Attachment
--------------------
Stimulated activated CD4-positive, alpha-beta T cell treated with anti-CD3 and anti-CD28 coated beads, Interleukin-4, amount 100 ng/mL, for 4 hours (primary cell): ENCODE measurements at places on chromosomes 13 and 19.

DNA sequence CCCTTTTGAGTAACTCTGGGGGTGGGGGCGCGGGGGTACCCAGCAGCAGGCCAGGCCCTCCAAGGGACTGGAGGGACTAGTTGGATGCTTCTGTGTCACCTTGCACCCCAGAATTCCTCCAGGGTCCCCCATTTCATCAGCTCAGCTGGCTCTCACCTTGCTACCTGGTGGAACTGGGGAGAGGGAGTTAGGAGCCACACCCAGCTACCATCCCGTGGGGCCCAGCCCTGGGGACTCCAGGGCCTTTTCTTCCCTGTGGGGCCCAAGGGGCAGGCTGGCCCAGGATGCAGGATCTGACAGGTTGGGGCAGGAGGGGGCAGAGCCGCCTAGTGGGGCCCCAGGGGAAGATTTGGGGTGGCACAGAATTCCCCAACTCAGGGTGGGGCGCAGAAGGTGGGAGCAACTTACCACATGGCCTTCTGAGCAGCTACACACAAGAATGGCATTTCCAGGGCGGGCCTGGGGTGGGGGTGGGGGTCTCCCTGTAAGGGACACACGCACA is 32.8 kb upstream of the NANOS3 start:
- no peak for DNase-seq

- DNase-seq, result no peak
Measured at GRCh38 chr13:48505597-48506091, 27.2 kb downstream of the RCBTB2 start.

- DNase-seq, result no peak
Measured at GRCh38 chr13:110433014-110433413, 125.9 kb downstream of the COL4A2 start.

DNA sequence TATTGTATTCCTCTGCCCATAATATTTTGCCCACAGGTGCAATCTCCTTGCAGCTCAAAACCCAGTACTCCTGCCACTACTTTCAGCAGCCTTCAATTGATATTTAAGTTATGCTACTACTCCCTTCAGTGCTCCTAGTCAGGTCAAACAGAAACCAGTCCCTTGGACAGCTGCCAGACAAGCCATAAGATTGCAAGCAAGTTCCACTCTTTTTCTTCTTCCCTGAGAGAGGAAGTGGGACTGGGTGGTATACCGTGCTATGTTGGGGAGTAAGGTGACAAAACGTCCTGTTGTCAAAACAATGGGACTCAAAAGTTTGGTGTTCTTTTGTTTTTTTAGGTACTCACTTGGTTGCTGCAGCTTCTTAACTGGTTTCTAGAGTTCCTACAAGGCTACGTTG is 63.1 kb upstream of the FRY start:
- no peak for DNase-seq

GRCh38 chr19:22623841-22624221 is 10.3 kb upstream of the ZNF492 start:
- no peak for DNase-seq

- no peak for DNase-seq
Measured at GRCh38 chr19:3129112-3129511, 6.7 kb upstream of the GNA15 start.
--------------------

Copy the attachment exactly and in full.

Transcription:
Stimulated activated CD4-positive, alpha-beta T cell treated with anti-CD3 and anti-CD28 coated beads, Interleukin-4, amount 100 ng/mL, for 4 hours (primary cell): ENCODE measurements at places on chromosomes 13 and 19.

DNA sequence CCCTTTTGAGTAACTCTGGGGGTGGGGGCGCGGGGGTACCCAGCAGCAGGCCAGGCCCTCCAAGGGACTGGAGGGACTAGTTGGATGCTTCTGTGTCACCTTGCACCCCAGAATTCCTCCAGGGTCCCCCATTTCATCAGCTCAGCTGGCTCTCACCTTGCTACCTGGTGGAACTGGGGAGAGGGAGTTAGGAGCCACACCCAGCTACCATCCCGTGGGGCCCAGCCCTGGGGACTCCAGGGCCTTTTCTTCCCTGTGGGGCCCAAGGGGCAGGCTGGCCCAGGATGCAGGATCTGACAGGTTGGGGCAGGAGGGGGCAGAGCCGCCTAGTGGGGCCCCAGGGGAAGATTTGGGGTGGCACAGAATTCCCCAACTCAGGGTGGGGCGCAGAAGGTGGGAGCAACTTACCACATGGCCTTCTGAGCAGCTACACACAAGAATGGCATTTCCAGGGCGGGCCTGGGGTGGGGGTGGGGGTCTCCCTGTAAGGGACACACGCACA is 32.8 kb upstream of the NANOS3 start:
- no peak for DNase-seq

- DNase-seq, result no peak
Measured at GRCh38 chr13:48505597-48506091, 27.2 kb downstream of the RCBTB2 start.

- DNase-seq, result no peak
Measured at GRCh38 chr13:110433014-110433413, 125.9 kb downstream of the COL4A2 start.

DNA sequence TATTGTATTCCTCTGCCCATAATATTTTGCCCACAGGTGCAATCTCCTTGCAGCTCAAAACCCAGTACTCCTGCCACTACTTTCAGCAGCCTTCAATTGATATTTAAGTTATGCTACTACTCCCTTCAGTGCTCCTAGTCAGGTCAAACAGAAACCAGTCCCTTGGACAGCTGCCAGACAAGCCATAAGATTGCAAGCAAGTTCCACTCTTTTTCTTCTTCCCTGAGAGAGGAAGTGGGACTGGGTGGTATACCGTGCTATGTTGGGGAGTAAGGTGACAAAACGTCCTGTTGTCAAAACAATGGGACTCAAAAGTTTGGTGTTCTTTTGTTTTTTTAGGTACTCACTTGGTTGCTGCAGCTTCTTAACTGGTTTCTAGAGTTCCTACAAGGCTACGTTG is 63.1 kb upstream of the FRY start:
- no peak for DNase-seq

GRCh38 chr19:22623841-22624221 is 10.3 kb upstream of the ZNF492 start:
- no peak for DNase-seq

- no peak for DNase-seq
Measured at GRCh38 chr19:3129112-3129511, 6.7 kb upstream of the GNA15 start.